[llvm-dev] [RFC] High-Level Code-Review Documentation Update

David Blaikie via llvm-dev llvm-dev at lists.llvm.org
Mon Dec 2 10:05:20 PST 2019

On Mon, Dec 2, 2019 at 12:52 PM Philip Reames <listmail at philipreames.com>

> Mehdi, David,
> I think you're both pointing out exceptions rather than the general rule.
> I tried to indicate their might be reasonable exceptions (see the second
> sentence past Mehdi's quote), but in general, particularly for new
> contributors, I think it is important we indicate something to this
> effect.  I've seen multiple new groups have issues around this.  In some
> cases, patches were reverted in post review.  In others, a bunch of time
> was sunk in a direction which turned turned out not to have wide
> agreement.  Cautioning folks to avoid that is important.
> Do you have any suggestions on wording which keep the broad message, but
> make it more clear that it isn't a hard and fast rule?

My take on it is that even the broad message isn't how I think of LLVM code
review practices - if the code owner/domain expert is at your company, so
be it. If not, that's fine too - I see lots of reviews by people at the
same company that generally look pretty good & I don't think their the
exception. I'd personally leave this part out - maybe some caveat about not
doing internal review & then summarily approving externally? But that I
think is more the exception than the rule & perhaps not worth including in
the general practices document. But if you've seen several instances of
this sort of issue that seem worth addressing through this mechanism -
yeah, I'd be OK with an encouragement to avoid insular project areas where
possible (especially where there's strong overlap) - seek
external/long-term contributor input especially on design documents and
early/foundational patches, and in general err on the side of seeking more
input from code owners than not. If you ask too often for trivial things,
that's fine - they should hopefully get to the point where they encourage
you to contribute directly/stop asking for their review/approval. But
especially when asking code owners/frequent reviewers/contributors for
review, be extra sure to make the patches small and clear, to have design
discussion ahead of time to avoid designing in a large unwieldy code
review, etc.

- Dave

> Philip
> On 12/2/19 7:55 AM, David Blaikie wrote:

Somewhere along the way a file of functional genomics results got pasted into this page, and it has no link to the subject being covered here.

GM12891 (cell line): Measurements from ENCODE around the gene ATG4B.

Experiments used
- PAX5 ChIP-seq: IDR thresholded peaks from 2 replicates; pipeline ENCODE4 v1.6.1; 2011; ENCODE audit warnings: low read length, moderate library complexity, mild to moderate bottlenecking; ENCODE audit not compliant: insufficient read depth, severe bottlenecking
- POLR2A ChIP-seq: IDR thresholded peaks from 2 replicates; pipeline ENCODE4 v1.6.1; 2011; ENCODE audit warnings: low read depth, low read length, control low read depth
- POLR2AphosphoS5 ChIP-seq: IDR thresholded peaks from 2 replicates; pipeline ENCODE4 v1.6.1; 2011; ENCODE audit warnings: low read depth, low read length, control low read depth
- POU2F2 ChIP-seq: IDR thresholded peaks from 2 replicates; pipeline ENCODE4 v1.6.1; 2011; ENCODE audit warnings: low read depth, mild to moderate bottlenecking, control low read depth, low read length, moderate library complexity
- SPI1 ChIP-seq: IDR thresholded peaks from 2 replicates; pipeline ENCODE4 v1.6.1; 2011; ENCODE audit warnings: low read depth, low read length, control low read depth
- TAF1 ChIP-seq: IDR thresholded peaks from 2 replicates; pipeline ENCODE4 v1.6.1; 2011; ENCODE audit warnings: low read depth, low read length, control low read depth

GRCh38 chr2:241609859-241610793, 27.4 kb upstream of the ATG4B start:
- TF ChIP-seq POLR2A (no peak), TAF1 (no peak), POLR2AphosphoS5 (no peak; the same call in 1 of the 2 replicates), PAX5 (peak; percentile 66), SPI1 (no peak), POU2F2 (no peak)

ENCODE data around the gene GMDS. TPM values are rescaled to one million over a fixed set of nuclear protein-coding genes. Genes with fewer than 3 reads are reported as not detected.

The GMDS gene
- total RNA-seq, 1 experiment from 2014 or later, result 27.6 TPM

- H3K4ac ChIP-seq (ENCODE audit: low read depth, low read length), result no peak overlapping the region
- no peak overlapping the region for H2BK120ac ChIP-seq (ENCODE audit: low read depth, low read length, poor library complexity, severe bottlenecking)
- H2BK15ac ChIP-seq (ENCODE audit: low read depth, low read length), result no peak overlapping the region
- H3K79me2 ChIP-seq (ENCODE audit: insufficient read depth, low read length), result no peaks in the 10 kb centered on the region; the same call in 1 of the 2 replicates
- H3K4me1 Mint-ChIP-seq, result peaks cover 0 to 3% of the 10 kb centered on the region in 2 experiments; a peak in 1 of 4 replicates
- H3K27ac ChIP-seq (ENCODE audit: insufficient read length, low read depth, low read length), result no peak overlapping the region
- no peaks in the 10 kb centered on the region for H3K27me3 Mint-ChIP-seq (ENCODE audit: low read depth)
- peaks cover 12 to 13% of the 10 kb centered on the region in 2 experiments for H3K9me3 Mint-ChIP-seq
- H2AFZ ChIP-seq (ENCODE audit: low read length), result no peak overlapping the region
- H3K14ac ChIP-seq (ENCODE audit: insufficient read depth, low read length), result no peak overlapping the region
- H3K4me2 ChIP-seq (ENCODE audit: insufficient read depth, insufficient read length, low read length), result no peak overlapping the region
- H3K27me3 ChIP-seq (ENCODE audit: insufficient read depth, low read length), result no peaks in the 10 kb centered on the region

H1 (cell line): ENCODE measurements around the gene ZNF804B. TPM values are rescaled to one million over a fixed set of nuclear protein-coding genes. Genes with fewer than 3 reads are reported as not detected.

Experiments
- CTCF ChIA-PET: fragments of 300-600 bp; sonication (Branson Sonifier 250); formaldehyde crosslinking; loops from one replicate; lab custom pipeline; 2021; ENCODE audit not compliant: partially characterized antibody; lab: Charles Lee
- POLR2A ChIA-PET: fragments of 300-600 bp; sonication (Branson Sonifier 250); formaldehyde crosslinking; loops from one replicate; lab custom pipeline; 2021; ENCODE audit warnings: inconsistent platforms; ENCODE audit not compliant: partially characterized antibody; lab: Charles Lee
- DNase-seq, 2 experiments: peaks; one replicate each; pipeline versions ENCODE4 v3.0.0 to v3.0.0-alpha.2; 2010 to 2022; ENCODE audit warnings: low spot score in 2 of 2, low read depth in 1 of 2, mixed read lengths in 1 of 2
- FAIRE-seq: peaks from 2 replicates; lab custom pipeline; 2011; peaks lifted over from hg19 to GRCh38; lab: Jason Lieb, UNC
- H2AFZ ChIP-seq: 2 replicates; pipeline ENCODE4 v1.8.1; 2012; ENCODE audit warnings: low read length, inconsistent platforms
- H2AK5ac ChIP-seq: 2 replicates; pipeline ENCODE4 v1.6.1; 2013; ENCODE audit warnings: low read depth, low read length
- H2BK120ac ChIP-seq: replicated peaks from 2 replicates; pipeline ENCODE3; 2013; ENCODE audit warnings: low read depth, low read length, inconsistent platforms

> Yeah, +1 that people from the same organization are sometimes the only
> ones working on a certain feature/area. (certainly I'd expect some
> discussion about the feature in general to be discussed outside that group
> if it's in any way contentious - but some stuff's clear enough (I think I
> implemented debug_types years ago, likely with only Eric's approval, both
> of us being at Google (probably many DWARF features were added/done this
> way, to be honest - maybe some could've done witha  bit of broader
> discussion, but I don't think either of us were "rubber stamping" the
> other's work (if anything I'm harder on my "friends" to be honest... :/ )))
> On Wed, Nov 27, 2019 at 10:27 PM Mehdi AMINI via llvm-dev <
> llvm-dev at lists.llvm.org> wrote:
>> On Sat, Nov 16, 2019 at 5:56 PM Mehdi AMINI <joker.eph at gmail.com> wrote:
>>> +1 in general, and Philip has good suggestions as well!
>>> --
>>> Mehdi
>>> On Sat, Nov 16, 2019 at 8:37 AM Philip Reames via llvm-dev <
>>> llvm-dev at lists.llvm.org> wrote:
>>>> + 1 in general, a couple of suggestions
>>>> On 11/14/19 7:46 PM, Finkel, Hal J. via llvm-dev wrote:
>>>> > Hi, everyone,
>>>> >
>>>> > I've been fielding an increasing number of questions about how our
>>>> > code-review process in LLVM works from people who are new to our
>>>> > community, and it's been pointed out to me that our documentation on
>>>> > code reviews is both out of date and not as helpful as it could be to
>>>> > new developers.
>>>> >
>>>> >    http://llvm.org/docs/DeveloperPolicy.html#code-reviews
>>>> >
>>>> > I would like to compose a patch to update this, but before I do that,
>>>> I
>>>> > want to highlight some of my thoughts to get feedback. My intent is
>>>> to
>>>> > capture our community best practices in writing so that people new to
>>>> > our community understand our processes and expectations. Here are
>>>> some
>>>> > things that I would like to capture:
>>>> >
>>>> >   1. You do not need to be an expert in some area of the compiler to
>>>> > review patches; it's fine to ask questions about what some piece of
>>>> code
>>>> > is doing. If it's not clear to you what is going on, you're unlikely
>>>> to
>>>> > be the only one. Extra comments and/or test cases can often help (and
>>>> > asking for comments in the test cases is fine as well).
>>>> Authors are encouraged to interpret questions as reasons to reexamine
>>>> the readability of the code in question.  Structural changes, or further
>>>> comments may be appropriate.
>>>> >
>>>> >   2. If you review a patch, but don't intend for the review process
>>>> to
>>>> > block on your approval, please state that explicitly. Out of
>>>> courtesy,
>>>> > we generally wait on committing a patch until all reviewers are
>>>> > satisfied, and if you don't intend to look at the patch again in a
>>>> > timely fashion, please communicate that fact in the review.
>>>> >
>>>> >   3. All comments by reviewers should be addressed by the patch
>>>> author.